In John Moores 19 in 1995 there was a painting called 'Landscape with ruins'. That landscape was tremendously claustrophobic, it was rather disturbing, it was a rather sinister, claustrophobic scene, an overgrown clearing in a forest with lumps of old rusted rubbish peeping out of the shrubbery. The sky was only visible through gaps in the foliage. It was a very disturbing, rather unpleasant painting. In that case the frame, rather a distressed wooden frame, the frame was so heavy that it added to that sense of claustrophobia, it enclosed the painting and enclosed the scenery, this landscape with ruins.
This year, one of the first things I noticed was that it didn't have a frame, apparently it did originally have a frame. It arrived here in a rather expensive frame, so it wasn't made of old driftwood, he'd spent a bit of money on it and the judges decided that it looked better without the frame. Without the frame it would look less encumbered. They felt that the frame detracted from the immediacy of the image.
Greenland was asked if it was alright that they exhibited it without the frame and he said it was alright, so it can't have been a big issue with him. You can imagine if they'd asked him the same thing ten years ago, I think he'd have objected because the frames were more integral to the image.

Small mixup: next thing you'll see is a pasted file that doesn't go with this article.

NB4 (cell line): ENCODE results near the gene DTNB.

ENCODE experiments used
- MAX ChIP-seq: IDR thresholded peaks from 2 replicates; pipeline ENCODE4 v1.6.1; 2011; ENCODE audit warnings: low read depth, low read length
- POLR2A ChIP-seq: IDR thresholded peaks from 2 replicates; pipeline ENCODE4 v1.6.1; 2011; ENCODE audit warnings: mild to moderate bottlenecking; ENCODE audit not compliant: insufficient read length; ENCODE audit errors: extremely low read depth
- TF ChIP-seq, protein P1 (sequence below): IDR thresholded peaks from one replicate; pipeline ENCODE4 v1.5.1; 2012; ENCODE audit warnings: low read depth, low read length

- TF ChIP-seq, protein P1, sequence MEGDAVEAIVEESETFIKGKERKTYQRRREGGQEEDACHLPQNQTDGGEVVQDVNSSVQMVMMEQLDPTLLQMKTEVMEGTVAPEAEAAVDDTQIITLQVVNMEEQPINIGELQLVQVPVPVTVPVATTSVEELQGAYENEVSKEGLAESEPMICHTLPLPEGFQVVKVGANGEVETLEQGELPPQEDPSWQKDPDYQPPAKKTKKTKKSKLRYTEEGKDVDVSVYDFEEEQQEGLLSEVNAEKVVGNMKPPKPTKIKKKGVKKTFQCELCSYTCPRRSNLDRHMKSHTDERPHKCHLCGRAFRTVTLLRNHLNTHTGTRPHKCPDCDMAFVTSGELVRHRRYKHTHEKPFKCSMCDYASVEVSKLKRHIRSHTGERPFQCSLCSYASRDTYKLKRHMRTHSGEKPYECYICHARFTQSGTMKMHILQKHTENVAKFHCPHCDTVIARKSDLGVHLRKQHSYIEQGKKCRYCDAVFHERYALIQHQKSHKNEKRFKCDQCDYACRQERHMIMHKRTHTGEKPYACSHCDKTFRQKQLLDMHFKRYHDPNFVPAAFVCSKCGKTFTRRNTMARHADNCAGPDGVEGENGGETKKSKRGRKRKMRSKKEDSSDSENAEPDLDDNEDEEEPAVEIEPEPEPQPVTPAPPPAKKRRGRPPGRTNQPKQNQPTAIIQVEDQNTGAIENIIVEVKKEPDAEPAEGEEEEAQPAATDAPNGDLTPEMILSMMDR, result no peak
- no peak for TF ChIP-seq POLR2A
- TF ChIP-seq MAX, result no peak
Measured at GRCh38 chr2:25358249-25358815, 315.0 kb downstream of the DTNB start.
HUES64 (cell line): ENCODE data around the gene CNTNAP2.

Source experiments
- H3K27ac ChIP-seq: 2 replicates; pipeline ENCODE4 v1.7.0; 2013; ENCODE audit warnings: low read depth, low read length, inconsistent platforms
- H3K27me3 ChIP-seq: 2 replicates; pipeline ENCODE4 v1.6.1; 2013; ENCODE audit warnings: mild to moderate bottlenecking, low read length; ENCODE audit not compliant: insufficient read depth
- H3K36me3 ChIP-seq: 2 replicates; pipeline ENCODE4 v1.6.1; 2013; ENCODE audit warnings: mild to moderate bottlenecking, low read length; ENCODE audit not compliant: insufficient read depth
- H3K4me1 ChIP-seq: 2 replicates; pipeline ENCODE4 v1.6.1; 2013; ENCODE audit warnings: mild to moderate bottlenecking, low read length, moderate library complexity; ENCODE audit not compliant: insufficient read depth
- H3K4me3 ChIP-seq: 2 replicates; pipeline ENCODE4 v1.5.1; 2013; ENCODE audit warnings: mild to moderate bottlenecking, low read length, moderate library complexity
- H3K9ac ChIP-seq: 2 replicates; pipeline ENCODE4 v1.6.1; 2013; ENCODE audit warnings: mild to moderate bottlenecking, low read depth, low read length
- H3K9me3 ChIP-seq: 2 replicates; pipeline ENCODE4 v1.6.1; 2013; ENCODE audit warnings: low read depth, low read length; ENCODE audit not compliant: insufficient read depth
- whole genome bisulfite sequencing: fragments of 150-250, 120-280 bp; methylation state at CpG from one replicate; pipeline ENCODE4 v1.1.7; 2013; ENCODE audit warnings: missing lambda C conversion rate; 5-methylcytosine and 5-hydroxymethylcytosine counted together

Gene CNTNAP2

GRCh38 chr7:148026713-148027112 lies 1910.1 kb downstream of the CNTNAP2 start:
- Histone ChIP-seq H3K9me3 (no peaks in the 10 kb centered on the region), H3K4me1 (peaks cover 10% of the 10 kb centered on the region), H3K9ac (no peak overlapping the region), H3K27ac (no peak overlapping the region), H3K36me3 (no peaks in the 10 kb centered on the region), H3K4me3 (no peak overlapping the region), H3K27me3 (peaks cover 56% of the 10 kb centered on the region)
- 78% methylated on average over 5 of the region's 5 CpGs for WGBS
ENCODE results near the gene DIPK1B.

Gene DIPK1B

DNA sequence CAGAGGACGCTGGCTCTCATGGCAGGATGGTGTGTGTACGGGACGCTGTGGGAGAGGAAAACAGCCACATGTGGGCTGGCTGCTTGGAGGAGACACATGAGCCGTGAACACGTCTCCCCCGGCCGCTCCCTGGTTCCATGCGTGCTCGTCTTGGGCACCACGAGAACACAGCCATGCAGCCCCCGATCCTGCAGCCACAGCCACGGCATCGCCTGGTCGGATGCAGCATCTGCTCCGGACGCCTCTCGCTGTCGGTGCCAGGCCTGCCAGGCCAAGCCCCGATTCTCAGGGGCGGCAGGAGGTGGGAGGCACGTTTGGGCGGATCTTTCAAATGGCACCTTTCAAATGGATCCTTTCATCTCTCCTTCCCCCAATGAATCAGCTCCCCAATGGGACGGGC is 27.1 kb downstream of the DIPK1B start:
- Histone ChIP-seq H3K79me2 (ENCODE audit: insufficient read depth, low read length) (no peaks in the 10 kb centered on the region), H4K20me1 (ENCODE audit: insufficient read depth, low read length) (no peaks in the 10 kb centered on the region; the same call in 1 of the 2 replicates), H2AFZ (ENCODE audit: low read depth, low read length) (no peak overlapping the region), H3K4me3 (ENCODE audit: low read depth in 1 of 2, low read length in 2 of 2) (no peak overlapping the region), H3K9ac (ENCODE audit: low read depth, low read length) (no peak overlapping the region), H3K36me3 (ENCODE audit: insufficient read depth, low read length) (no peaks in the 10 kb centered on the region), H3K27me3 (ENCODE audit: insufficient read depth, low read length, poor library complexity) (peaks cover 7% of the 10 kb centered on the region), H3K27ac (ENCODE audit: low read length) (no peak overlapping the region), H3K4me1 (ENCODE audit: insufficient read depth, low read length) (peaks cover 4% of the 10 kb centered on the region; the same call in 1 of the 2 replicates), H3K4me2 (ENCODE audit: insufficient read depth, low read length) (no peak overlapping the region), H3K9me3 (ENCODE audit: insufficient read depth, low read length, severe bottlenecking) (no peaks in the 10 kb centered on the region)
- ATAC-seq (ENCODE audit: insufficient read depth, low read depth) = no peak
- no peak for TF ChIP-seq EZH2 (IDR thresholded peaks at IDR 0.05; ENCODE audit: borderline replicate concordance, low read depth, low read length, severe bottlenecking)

But I didn't know anything about this so the first time I saw this I thought it was a new departure, that he'd actually gone for an unframed image. The painting was liberated from the confinement of the frame. It was also liberated from that rather oppressive, closed setting of the earlier paintings. In this case it has a much higher viewpoint and a good third of the canvas surface, because of this higher viewpoint, is of sky. We learn from his statement that the picture while it was progressing was originally entitled 'A vision of heaven'.
I thought, new departure from Martin Greenland, he's come out of the frame and he's exhibiting these wonderfully spacious visions of heaven. The absence of a frame in a sense reinforces the illusion of reality as much as the sophisticated finish of the painted surface in this case.
John Ruskin said in one of his lectures that the best landscape paintings, by this he meant the landscape paintings of Turner, had the power to open your walls as it were into so many windows, through which you can see whatever has charmed you in the fairest scenery of your country. So, according to Ruskin, a picture like this should be viewed as a window. You open your walls putting a window with your picture and you can see what has charmed you in landscape.